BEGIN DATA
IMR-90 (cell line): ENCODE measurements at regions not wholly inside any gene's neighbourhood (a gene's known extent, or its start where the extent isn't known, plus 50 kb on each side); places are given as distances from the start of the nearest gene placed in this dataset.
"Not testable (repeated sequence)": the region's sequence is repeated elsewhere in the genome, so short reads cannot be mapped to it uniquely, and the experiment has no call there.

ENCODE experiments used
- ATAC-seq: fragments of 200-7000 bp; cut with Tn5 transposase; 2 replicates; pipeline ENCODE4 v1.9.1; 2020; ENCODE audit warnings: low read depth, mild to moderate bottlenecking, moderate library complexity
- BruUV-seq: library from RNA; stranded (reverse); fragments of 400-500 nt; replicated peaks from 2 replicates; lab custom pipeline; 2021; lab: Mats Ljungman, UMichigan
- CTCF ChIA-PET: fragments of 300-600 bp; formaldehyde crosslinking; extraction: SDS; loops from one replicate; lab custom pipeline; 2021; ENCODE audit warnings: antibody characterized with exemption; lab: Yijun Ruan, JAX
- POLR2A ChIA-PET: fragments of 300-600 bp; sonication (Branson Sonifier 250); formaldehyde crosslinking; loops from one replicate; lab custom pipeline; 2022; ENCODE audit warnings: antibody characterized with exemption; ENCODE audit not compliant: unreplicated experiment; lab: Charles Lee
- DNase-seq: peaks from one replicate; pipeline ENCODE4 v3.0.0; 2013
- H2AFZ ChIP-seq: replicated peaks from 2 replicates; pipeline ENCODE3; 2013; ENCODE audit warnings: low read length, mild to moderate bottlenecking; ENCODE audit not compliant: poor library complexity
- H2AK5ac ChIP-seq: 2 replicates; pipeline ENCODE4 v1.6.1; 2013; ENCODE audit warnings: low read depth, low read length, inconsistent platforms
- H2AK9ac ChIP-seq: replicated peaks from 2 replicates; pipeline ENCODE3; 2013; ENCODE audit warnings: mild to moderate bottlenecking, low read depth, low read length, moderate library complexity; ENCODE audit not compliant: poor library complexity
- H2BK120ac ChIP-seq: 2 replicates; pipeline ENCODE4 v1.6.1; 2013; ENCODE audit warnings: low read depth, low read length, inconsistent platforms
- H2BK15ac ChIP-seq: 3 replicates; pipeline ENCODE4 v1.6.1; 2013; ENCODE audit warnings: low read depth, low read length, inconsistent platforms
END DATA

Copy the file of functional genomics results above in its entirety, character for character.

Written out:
IMR-90 (cell line): ENCODE measurements at regions not wholly inside any gene's neighbourhood (a gene's known extent, or its start where the extent isn't known, plus 50 kb on each side); places are given as distances from the start of the nearest gene placed in this dataset.
"Not testable (repeated sequence)": the region's sequence is repeated elsewhere in the genome, so short reads cannot be mapped to it uniquely, and the experiment has no call there.

ENCODE experiments used
- ATAC-seq: fragments of 200-7000 bp; cut with Tn5 transposase; 2 replicates; pipeline ENCODE4 v1.9.1; 2020; ENCODE audit warnings: low read depth, mild to moderate bottlenecking, moderate library complexity
- BruUV-seq: library from RNA; stranded (reverse); fragments of 400-500 nt; replicated peaks from 2 replicates; lab custom pipeline; 2021; lab: Mats Ljungman, UMichigan
- CTCF ChIA-PET: fragments of 300-600 bp; formaldehyde crosslinking; extraction: SDS; loops from one replicate; lab custom pipeline; 2021; ENCODE audit warnings: antibody characterized with exemption; lab: Yijun Ruan, JAX
- POLR2A ChIA-PET: fragments of 300-600 bp; sonication (Branson Sonifier 250); formaldehyde crosslinking; loops from one replicate; lab custom pipeline; 2022; ENCODE audit warnings: antibody characterized with exemption; ENCODE audit not compliant: unreplicated experiment; lab: Charles Lee
- DNase-seq: peaks from one replicate; pipeline ENCODE4 v3.0.0; 2013
- H2AFZ ChIP-seq: replicated peaks from 2 replicates; pipeline ENCODE3; 2013; ENCODE audit warnings: low read length, mild to moderate bottlenecking; ENCODE audit not compliant: poor library complexity
- H2AK5ac ChIP-seq: 2 replicates; pipeline ENCODE4 v1.6.1; 2013; ENCODE audit warnings: low read depth, low read length, inconsistent platforms
- H2AK9ac ChIP-seq: replicated peaks from 2 replicates; pipeline ENCODE3; 2013; ENCODE audit warnings: mild to moderate bottlenecking, low read depth, low read length, moderate library complexity; ENCODE audit not compliant: poor library complexity
- H2BK120ac ChIP-seq: 2 replicates; pipeline ENCODE4 v1.6.1; 2013; ENCODE audit warnings: low read depth, low read length, inconsistent platforms
- H2BK15ac ChIP-seq: 3 replicates; pipeline ENCODE4 v1.6.1; 2013; ENCODE audit warnings: low read depth, low read length, inconsistent platforms